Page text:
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Category: Sexual harassment and discrimination

Sugar, Spice and Stronger Stuff

Teenage girls have been getting a lot of media lately, much of it alarmist, with headlines such as ”Do you know what your daughter’s doing tonight?” and ”Lies, scams and deceit — just your average teenage girl”. In on online feature recently, Australian fashion editors had a go at girls for dressing like ”streetwalkers”.

Girls see this media coverage, too, so I guess it’s no wonder they often say to me after an Enlighten workshop that they thought it would be “just another boring lecture about the things we do wrong”.

While we must be realistic about the very real issues that girls are facing, I believe it is just as important to recognise the positives and engage with girls, not alienate them. We need to move beyond finger wagging. I know that Martin Luther King Jr wouldn’t have inspired anyone by declaring “I have a nightmare!”

Writer Emily Maguire’s piece in the Sydney Morning Herald earlier this month, “Sugar, Spice and Stronger Stuff”, touches on this issue and talks about how best to help our girls navigate the sometimes dangerous world in which they live. I am grateful to Emily for allowing me to share an excerpt with you here.

Emily Maguire is the author of three novels and two non-fiction books. Her articles and essays have been published widely including in The Monthly, The Australian and The Age and in 2007 she received an Edna Ryan Award (Media Category) for her writing on women’s issues. Emily was named as a 2010 Sydney Morning Herald Young Novelist of the Year and is the recipient of the 2011 NSW Writers’ Fellowship. Her latest book is “Your Skirt’s Too Short: Sex, Power, Choice.”

 

 

We need a reality check. . . . A minority of teenage girls routinely abuse alcohol or illegal drugs. A minority put themselves at risk of social stigma or criminal prosecution by sexting carelessly. A minority of those who are sexually active don’t practice safer sex. But most understand the potential dangers of drugs, alcohol and sex and make choices which minimise those dangers. Those who continue to put themselves at risk need specific, possibly professional, intervention. Impersonal, generalising panic over behaviour is unlikely to change it.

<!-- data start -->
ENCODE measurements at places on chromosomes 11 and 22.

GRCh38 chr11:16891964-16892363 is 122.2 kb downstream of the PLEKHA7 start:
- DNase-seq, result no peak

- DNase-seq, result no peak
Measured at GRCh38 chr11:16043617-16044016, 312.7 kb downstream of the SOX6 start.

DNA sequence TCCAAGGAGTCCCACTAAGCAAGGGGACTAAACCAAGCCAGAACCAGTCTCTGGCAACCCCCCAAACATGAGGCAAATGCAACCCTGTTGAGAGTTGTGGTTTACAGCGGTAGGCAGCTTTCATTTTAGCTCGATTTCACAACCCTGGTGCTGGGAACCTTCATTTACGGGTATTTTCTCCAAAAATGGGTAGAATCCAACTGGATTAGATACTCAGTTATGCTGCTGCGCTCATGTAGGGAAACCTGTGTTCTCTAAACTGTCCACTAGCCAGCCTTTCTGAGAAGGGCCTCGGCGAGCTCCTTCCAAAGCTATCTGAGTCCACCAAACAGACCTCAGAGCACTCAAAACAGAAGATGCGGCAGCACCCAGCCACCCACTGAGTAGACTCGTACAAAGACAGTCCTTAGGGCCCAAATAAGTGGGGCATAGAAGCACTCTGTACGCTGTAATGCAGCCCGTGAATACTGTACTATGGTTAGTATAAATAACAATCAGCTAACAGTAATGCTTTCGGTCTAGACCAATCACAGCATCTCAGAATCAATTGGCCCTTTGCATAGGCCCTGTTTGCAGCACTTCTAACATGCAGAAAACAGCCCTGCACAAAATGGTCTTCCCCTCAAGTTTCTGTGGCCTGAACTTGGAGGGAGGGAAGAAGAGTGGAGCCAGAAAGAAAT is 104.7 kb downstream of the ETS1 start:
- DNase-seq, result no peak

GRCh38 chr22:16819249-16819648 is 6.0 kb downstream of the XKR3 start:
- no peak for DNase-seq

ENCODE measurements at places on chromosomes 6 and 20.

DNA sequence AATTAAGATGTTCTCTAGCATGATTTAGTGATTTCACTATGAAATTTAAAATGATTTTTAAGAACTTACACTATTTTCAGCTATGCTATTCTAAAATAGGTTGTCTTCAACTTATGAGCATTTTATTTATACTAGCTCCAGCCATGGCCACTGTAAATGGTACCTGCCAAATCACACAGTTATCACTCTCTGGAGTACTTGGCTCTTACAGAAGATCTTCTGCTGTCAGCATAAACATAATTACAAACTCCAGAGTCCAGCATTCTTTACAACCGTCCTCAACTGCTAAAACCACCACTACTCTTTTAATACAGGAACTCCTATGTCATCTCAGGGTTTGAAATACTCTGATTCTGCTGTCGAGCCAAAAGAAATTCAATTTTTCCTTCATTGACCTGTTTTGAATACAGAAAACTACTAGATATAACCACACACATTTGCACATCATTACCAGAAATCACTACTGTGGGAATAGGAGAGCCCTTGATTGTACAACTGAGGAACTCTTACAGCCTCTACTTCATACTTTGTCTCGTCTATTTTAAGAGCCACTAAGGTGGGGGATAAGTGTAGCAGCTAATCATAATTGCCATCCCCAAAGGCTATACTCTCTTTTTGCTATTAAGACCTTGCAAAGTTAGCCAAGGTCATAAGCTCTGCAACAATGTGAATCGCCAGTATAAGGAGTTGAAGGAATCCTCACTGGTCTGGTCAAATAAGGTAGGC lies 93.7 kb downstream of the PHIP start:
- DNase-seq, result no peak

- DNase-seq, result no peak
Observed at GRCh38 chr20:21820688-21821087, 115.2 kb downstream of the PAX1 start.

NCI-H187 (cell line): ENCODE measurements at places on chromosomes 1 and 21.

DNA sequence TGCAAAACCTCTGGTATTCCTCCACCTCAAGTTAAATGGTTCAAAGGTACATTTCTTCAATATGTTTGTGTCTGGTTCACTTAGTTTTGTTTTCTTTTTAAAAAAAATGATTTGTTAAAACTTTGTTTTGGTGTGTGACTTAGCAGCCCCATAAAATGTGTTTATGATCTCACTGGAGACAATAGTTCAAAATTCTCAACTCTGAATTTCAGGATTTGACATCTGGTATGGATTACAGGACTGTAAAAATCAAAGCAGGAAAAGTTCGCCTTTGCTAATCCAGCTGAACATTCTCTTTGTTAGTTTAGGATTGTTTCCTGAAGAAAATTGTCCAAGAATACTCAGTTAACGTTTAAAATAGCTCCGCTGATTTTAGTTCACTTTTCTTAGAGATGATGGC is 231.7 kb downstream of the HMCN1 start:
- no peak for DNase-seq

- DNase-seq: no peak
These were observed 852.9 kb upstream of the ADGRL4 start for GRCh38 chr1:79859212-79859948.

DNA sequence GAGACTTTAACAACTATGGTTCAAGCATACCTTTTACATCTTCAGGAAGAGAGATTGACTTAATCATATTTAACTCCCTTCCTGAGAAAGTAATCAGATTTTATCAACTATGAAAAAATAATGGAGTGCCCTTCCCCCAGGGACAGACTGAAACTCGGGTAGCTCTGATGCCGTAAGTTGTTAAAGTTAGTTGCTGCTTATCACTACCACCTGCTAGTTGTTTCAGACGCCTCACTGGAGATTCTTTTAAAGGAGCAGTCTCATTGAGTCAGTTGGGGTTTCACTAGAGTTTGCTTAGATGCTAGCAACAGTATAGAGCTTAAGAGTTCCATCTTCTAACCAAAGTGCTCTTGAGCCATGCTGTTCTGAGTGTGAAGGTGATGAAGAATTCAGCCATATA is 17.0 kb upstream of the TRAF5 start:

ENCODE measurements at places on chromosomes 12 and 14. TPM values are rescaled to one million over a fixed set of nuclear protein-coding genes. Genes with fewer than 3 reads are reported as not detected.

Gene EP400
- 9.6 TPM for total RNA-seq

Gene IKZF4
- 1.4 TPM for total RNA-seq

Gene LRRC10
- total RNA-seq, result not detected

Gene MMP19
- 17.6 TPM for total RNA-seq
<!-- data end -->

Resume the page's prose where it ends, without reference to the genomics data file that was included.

But of course, not all harm can be avoided by even the most sensible girl. There is, for example, the barrage of media messages about their apparent physical unacceptability. According to a 2010 Mission Australia survey, body image is the top personal concern for young people. Sexual assault also remains a major problem with the Australian Research Centre in Sex, Health and Society reporting that 38 per cent of female secondary students have had ”unwanted sex”.

It’s scary stuff. Little wonder that some parents are tempted to lock their daughters in a room free of TV, internet and phone. But one day those girls are going to have to step outside and then what?

Although we wish the world was a safer place and should work to make it so, we need to prepare girls to live in it as it is. This seems obvious when talking about boys: of course they need to learn resilience and determination and rebelliousness against those who would hold them back or harm them. But we’re still so damn precious about girls. We pretend that passivity and fragility are innate, even as we expend a great deal of energy on instilling and enforcing them.

. . .

In her book Odd Girl Out: The Hidden Culture of Aggression in Girls, Rachel Simmons details the ways in which adults ”discourage the emergence of physical and direct aggression in girls” and ”either encourage or shrug off” the ”skirmishes” of boys. In one study, adults told girls in their care ”to be quiet, speak softly or use a ‘nicer’ voice about three times more often than boys”.

Teenage girls are often criticised for being sullen and underhanded, for resorting to passive-aggressive silences and unexplained bursts of tears, yet we’ve spent a decade or so training them to suppress. What do you do with the natural teenage rushes of emotion and hormones and excitement and rage when you’ve been repeatedly told not to draw attention to yourself, not to argue back, not to speak unless you have something nice to say?

We know girls face a sometimes hostile world and yet we train them to be meek in the face of it.

. . .

If girls are human then they should be allowed to explore the full range of human experience. They should be allowed to look to rock stars as well as pop princesses, pirates as well as sailors, vigilantes as well as stoic victims. They should be allowed to find inspiration in rebels with or without causes.

Fictional role models are a start, but there are plenty of real-life teenagers who demonstrate courage and resilience. Jessica Watson is already a role model for many teenagers, but how about Ellyse Perry who, at 16, played for Australia in both cricket and football? How about Angela Barker who spent her teen years in a nursing home after suffering a severe brain injury and now campaigns for the rights of young people with disabilities? Or Kalinda Griffiths who began her career as an indigenous health researcher at 17? How about the 170,000 young people who are primary carers for parents or siblings?

Poster available at www.enlighteneducation.com.